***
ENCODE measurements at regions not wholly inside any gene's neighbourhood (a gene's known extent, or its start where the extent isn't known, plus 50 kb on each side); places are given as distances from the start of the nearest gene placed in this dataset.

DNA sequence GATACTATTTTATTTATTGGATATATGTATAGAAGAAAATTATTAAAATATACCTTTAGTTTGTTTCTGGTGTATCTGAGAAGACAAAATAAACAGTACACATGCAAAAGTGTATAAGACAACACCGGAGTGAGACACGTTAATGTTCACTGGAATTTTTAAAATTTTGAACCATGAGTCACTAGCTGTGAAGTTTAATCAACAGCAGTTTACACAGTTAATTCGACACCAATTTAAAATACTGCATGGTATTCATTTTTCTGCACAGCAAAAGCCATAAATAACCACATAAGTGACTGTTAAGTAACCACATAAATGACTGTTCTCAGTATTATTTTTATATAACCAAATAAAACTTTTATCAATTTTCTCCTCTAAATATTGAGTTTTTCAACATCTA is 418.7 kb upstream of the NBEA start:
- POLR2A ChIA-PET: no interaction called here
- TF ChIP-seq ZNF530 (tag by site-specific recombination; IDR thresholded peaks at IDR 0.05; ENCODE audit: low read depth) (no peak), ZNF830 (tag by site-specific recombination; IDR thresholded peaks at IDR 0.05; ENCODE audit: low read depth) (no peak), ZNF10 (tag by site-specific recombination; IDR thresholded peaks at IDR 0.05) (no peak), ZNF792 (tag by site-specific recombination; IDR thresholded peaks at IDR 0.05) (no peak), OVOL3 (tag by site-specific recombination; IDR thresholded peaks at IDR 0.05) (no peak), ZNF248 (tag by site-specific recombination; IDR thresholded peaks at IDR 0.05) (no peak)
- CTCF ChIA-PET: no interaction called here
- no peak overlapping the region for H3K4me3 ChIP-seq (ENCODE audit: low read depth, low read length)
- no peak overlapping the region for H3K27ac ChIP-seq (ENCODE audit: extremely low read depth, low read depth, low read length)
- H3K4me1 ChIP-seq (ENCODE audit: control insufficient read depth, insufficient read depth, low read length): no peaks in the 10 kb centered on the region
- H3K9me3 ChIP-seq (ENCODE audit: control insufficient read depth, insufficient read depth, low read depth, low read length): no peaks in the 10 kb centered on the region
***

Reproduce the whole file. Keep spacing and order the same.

ENCODE measurements at regions not wholly inside any gene's neighbourhood (a gene's known extent, or its start where the extent isn't known, plus 50 kb on each side); places are given as distances from the start of the nearest gene placed in this dataset.

DNA sequence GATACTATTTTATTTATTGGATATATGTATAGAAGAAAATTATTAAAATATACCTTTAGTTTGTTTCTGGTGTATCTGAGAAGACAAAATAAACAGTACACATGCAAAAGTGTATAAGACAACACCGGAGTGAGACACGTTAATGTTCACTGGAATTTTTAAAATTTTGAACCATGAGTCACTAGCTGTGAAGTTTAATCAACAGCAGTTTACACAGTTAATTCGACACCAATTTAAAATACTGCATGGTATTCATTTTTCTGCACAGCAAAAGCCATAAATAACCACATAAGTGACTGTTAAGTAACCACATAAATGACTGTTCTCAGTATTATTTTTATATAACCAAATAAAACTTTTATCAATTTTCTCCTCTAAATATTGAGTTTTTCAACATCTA is 418.7 kb upstream of the NBEA start:
- POLR2A ChIA-PET: no interaction called here
- TF ChIP-seq ZNF530 (tag by site-specific recombination; IDR thresholded peaks at IDR 0.05; ENCODE audit: low read depth) (no peak), ZNF830 (tag by site-specific recombination; IDR thresholded peaks at IDR 0.05; ENCODE audit: low read depth) (no peak), ZNF10 (tag by site-specific recombination; IDR thresholded peaks at IDR 0.05) (no peak), ZNF792 (tag by site-specific recombination; IDR thresholded peaks at IDR 0.05) (no peak), OVOL3 (tag by site-specific recombination; IDR thresholded peaks at IDR 0.05) (no peak), ZNF248 (tag by site-specific recombination; IDR thresholded peaks at IDR 0.05) (no peak)
- CTCF ChIA-PET: no interaction called here
- no peak overlapping the region for H3K4me3 ChIP-seq (ENCODE audit: low read depth, low read length)
- no peak overlapping the region for H3K27ac ChIP-seq (ENCODE audit: extremely low read depth, low read depth, low read length)
- H3K4me1 ChIP-seq (ENCODE audit: control insufficient read depth, insufficient read depth, low read length): no peaks in the 10 kb centered on the region
- H3K9me3 ChIP-seq (ENCODE audit: control insufficient read depth, insufficient read depth, low read depth, low read length): no peaks in the 10 kb centered on the region